Not Prepared to Donate?

Here are 5 ways you can still help Aleteia:

  1. Pray for our team and the success of our mission
  2. Talk about Aleteia in your parish
  3. Share Aleteia content with friends and family
  4. Turn off your ad blockers when you visit
  5. Subscribe to our free newsletter and read us daily
Thank you!
Team Aleteia

Subscribe to our Newsletter

Our Arabic Edition needs your support.
PLEDGE NOW
Aleteia

Many Japanese live to 100 — what’s their secret?

ELDERLY,JAPANESE,WOMAN
Shutterstock
Share

We can look forward to a longer life by challenging our attitudes about aging.

Perhaps it’s due to our “melting pot” nature, but, on the whole, Americans are fascinated by other cultures’ values and lifestyles. Especially when it comes to tips on living healthier and longer, we love to soak up the wisdom of cultures that are older than our own.

In terms of living a long time, Japan seems to have it figured out. As a “super-aged” nation, more of the Japanese population is over the age of 65, and the island of Okinawa (called the “land of the immortals”), specifically, boasts 50 centenarians per every 100,000 people. Not only do they live long, but they’re also surprisingly healthy: many of them continue to work into their 100s.

So what’s their secret? Is there a special herb they drink or a new philosophy of life we should adhere to if we want to live as long and as healthily?

Unfortunately, there’s no magic pill that ensures a long and happy life. In researching the Okinawan population, researchers have concluded that their exceptional longevity is likely due to a combination of factors including a balanced diet, physical activity, maintaining emotional health, and the support of community.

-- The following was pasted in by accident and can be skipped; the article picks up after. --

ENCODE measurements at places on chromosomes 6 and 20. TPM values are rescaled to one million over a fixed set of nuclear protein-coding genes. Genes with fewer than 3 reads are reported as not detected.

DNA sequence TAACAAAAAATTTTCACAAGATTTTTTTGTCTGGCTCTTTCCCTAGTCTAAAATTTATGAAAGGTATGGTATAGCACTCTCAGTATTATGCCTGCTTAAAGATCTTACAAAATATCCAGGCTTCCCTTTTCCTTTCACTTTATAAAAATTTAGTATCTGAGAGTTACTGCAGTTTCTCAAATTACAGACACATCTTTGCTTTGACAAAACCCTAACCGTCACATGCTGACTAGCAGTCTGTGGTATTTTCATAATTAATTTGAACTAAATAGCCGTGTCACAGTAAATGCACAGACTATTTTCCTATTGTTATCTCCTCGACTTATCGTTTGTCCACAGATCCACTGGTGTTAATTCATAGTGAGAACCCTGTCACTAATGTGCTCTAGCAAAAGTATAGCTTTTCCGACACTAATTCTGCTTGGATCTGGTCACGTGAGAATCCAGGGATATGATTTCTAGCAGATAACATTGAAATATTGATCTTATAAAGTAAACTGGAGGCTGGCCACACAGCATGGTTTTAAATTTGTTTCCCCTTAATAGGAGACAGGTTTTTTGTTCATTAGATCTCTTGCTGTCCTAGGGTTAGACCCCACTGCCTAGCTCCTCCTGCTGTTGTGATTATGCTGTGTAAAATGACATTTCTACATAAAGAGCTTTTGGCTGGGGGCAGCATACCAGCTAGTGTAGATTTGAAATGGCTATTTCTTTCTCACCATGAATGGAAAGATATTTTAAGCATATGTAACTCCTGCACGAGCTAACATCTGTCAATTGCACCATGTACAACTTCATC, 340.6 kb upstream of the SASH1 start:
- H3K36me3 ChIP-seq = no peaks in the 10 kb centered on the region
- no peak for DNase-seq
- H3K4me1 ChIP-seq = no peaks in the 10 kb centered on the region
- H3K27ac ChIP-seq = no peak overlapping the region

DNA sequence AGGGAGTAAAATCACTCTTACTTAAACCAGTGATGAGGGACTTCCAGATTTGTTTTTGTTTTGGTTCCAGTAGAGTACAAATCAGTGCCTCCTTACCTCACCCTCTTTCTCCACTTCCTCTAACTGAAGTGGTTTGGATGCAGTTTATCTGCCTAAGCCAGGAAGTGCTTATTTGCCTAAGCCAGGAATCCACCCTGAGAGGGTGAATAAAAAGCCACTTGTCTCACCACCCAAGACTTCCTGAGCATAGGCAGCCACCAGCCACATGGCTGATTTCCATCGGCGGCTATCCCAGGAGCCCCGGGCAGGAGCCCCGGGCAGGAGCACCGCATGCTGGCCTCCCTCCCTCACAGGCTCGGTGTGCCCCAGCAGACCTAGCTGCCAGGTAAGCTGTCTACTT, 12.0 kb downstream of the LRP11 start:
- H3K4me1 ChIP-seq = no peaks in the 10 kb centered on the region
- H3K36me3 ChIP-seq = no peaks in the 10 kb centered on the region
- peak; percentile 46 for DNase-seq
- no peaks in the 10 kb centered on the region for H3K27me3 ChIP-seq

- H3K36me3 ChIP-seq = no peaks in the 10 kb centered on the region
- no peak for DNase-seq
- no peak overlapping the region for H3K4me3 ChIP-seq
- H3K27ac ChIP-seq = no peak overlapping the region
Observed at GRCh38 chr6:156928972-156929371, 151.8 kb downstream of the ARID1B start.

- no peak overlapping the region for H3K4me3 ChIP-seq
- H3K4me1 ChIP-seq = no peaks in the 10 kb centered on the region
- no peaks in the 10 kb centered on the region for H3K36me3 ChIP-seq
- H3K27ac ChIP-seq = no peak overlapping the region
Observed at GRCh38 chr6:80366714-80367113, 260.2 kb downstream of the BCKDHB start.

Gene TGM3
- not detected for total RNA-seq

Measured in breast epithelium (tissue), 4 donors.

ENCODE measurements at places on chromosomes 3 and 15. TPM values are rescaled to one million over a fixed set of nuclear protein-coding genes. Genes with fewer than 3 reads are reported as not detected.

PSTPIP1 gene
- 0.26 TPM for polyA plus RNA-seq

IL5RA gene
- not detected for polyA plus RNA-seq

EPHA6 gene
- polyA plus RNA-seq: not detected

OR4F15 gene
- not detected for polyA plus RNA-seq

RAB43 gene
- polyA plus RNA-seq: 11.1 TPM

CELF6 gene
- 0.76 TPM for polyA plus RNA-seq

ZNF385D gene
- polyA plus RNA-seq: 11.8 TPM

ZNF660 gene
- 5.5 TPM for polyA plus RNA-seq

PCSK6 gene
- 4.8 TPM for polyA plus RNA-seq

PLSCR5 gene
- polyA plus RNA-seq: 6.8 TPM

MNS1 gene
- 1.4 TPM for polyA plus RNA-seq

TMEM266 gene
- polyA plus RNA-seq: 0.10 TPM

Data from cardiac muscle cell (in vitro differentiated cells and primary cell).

John Roland Beard, director of the Department of Aging and Life Course at the World Health Organization, made note of this aspect of aging: “We need to shift away from the outdated stereotype that people retire and that’s that, to ensuring that older people can continue to participate in society.”

Instead of looking for one magic solution to living longer, perhaps we need to alter our fundamental perception that older people are finished contributing to society, when they still have much more to give. Advanced years can be a very fruitful time and older people who are valued and who have opportunities to contribute their talents, skills, and wisdom make our communities and our society much richer and more vibrant.

Newsletter
Get Aleteia delivered to your inbox. Subscribe here.
Aleteia offers you this space to comment on articles. This space should always reflect Aleteia values.
[See Comment Policy]

Millions of readers from around the world — including thousands of middle-eastern Christians — count on Aleteia for information, inspiration and encouragement. Please consider helping to underwrite this edition with a small donation.